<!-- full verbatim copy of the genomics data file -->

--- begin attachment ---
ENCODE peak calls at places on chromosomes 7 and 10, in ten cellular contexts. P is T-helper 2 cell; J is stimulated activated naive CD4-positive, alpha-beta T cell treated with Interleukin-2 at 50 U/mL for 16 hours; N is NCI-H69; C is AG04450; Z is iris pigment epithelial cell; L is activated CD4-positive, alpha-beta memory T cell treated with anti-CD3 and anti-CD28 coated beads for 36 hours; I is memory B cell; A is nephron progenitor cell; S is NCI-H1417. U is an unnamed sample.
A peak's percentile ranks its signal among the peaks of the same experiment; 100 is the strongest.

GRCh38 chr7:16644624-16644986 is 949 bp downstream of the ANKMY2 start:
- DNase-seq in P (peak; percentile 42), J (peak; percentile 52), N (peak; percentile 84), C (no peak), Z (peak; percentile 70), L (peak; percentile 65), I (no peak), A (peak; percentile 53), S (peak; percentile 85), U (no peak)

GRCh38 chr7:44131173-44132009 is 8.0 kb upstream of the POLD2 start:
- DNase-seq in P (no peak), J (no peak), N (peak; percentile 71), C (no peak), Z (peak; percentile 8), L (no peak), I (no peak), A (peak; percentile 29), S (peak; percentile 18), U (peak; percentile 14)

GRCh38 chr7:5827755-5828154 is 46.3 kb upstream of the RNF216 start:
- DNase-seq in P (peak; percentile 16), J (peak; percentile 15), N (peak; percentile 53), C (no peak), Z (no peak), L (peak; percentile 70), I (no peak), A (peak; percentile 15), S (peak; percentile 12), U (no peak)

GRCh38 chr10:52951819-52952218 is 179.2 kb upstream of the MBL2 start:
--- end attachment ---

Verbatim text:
ENCODE peak calls at places on chromosomes 7 and 10, in ten cellular contexts. P is T-helper 2 cell; J is stimulated activated naive CD4-positive, alpha-beta T cell treated with Interleukin-2 at 50 U/mL for 16 hours; N is NCI-H69; C is AG04450; Z is iris pigment epithelial cell; L is activated CD4-positive, alpha-beta memory T cell treated with anti-CD3 and anti-CD28 coated beads for 36 hours; I is memory B cell; A is nephron progenitor cell; S is NCI-H1417. U is an unnamed sample.
A peak's percentile ranks its signal among the peaks of the same experiment; 100 is the strongest.

GRCh38 chr7:16644624-16644986 is 949 bp downstream of the ANKMY2 start:
- DNase-seq in P (peak; percentile 42), J (peak; percentile 52), N (peak; percentile 84), C (no peak), Z (peak; percentile 70), L (peak; percentile 65), I (no peak), A (peak; percentile 53), S (peak; percentile 85), U (no peak)

GRCh38 chr7:44131173-44132009 is 8.0 kb upstream of the POLD2 start:
- DNase-seq in P (no peak), J (no peak), N (peak; percentile 71), C (no peak), Z (peak; percentile 8), L (no peak), I (no peak), A (peak; percentile 29), S (peak; percentile 18), U (peak; percentile 14)

GRCh38 chr7:5827755-5828154 is 46.3 kb upstream of the RNF216 start:
- DNase-seq in P (peak; percentile 16), J (peak; percentile 15), N (peak; percentile 53), C (no peak), Z (no peak), L (peak; percentile 70), I (no peak), A (peak; percentile 15), S (peak; percentile 12), U (no peak)

GRCh38 chr10:52951819-52952218 is 179.2 kb upstream of the MBL2 start: